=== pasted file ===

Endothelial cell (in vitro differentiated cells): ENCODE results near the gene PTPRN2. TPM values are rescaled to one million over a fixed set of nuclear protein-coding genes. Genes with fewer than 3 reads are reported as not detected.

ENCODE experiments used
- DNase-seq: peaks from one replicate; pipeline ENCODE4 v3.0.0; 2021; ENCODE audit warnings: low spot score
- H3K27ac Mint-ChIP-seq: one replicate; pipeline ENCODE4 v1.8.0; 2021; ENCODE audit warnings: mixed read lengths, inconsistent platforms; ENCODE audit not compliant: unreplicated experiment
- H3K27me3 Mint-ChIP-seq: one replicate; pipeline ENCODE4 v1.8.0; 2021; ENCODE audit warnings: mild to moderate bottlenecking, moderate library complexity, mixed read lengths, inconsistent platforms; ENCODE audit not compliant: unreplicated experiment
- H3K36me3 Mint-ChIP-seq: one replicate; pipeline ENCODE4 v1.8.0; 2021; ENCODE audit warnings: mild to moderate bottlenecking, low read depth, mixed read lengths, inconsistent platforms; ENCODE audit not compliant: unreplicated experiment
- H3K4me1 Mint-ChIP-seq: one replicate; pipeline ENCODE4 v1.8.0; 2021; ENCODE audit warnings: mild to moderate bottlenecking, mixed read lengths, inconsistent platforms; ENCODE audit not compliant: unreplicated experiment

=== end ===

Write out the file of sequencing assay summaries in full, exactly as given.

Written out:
Endothelial cell (in vitro differentiated cells): ENCODE results near the gene PTPRN2. TPM values are rescaled to one million over a fixed set of nuclear protein-coding genes. Genes with fewer than 3 reads are reported as not detected.

ENCODE experiments used
- DNase-seq: peaks from one replicate; pipeline ENCODE4 v3.0.0; 2021; ENCODE audit warnings: low spot score
- H3K27ac Mint-ChIP-seq: one replicate; pipeline ENCODE4 v1.8.0; 2021; ENCODE audit warnings: mixed read lengths, inconsistent platforms; ENCODE audit not compliant: unreplicated experiment
- H3K27me3 Mint-ChIP-seq: one replicate; pipeline ENCODE4 v1.8.0; 2021; ENCODE audit warnings: mild to moderate bottlenecking, moderate library complexity, mixed read lengths, inconsistent platforms; ENCODE audit not compliant: unreplicated experiment
- H3K36me3 Mint-ChIP-seq: one replicate; pipeline ENCODE4 v1.8.0; 2021; ENCODE audit warnings: mild to moderate bottlenecking, low read depth, mixed read lengths, inconsistent platforms; ENCODE audit not compliant: unreplicated experiment
- H3K4me1 Mint-ChIP-seq: one replicate; pipeline ENCODE4 v1.8.0; 2021; ENCODE audit warnings: mild to moderate bottlenecking, mixed read lengths, inconsistent platforms; ENCODE audit not compliant: unreplicated experiment